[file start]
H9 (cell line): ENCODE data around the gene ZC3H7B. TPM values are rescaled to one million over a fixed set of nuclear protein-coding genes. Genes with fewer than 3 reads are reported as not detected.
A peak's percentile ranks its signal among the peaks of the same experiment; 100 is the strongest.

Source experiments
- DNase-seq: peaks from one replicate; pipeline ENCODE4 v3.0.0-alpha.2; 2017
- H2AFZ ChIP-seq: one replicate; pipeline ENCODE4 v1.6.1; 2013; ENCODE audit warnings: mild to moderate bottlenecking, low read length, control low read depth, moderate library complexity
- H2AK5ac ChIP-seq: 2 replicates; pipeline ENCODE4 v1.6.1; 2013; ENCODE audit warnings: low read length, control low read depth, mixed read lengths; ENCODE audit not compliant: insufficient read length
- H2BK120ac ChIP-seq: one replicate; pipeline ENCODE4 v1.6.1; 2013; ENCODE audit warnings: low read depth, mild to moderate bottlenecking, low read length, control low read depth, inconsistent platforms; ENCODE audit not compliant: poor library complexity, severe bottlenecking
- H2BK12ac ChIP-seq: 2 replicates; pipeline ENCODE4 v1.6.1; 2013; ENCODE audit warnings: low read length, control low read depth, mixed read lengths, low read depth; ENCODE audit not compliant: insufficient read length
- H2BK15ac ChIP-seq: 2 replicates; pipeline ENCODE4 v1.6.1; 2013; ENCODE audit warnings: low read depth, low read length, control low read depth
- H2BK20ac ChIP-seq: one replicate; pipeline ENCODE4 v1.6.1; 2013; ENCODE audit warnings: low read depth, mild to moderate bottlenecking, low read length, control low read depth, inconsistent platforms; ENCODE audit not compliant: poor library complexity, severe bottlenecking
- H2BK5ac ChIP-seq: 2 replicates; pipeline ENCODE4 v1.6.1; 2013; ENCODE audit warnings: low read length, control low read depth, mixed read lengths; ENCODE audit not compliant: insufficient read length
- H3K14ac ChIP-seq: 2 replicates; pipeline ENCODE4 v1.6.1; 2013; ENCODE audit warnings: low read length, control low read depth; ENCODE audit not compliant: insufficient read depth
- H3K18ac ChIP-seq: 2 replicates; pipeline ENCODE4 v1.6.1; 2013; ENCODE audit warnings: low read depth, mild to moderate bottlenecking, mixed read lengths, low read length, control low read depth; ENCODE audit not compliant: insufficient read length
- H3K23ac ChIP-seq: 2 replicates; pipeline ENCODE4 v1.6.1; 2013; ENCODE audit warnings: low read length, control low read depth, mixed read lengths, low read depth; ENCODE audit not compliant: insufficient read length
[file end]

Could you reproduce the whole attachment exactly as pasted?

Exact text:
H9 (cell line): ENCODE data around the gene ZC3H7B. TPM values are rescaled to one million over a fixed set of nuclear protein-coding genes. Genes with fewer than 3 reads are reported as not detected.
A peak's percentile ranks its signal among the peaks of the same experiment; 100 is the strongest.

Source experiments
- DNase-seq: peaks from one replicate; pipeline ENCODE4 v3.0.0-alpha.2; 2017
- H2AFZ ChIP-seq: one replicate; pipeline ENCODE4 v1.6.1; 2013; ENCODE audit warnings: mild to moderate bottlenecking, low read length, control low read depth, moderate library complexity
- H2AK5ac ChIP-seq: 2 replicates; pipeline ENCODE4 v1.6.1; 2013; ENCODE audit warnings: low read length, control low read depth, mixed read lengths; ENCODE audit not compliant: insufficient read length
- H2BK120ac ChIP-seq: one replicate; pipeline ENCODE4 v1.6.1; 2013; ENCODE audit warnings: low read depth, mild to moderate bottlenecking, low read length, control low read depth, inconsistent platforms; ENCODE audit not compliant: poor library complexity, severe bottlenecking
- H2BK12ac ChIP-seq: 2 replicates; pipeline ENCODE4 v1.6.1; 2013; ENCODE audit warnings: low read length, control low read depth, mixed read lengths, low read depth; ENCODE audit not compliant: insufficient read length
- H2BK15ac ChIP-seq: 2 replicates; pipeline ENCODE4 v1.6.1; 2013; ENCODE audit warnings: low read depth, low read length, control low read depth
- H2BK20ac ChIP-seq: one replicate; pipeline ENCODE4 v1.6.1; 2013; ENCODE audit warnings: low read depth, mild to moderate bottlenecking, low read length, control low read depth, inconsistent platforms; ENCODE audit not compliant: poor library complexity, severe bottlenecking
- H2BK5ac ChIP-seq: 2 replicates; pipeline ENCODE4 v1.6.1; 2013; ENCODE audit warnings: low read length, control low read depth, mixed read lengths; ENCODE audit not compliant: insufficient read length
- H3K14ac ChIP-seq: 2 replicates; pipeline ENCODE4 v1.6.1; 2013; ENCODE audit warnings: low read length, control low read depth; ENCODE audit not compliant: insufficient read depth
- H3K18ac ChIP-seq: 2 replicates; pipeline ENCODE4 v1.6.1; 2013; ENCODE audit warnings: low read depth, mild to moderate bottlenecking, mixed read lengths, low read length, control low read depth; ENCODE audit not compliant: insufficient read length
- H3K23ac ChIP-seq: 2 replicates; pipeline ENCODE4 v1.6.1; 2013; ENCODE audit warnings: low read length, control low read depth, mixed read lengths, low read depth; ENCODE audit not compliant: insufficient read length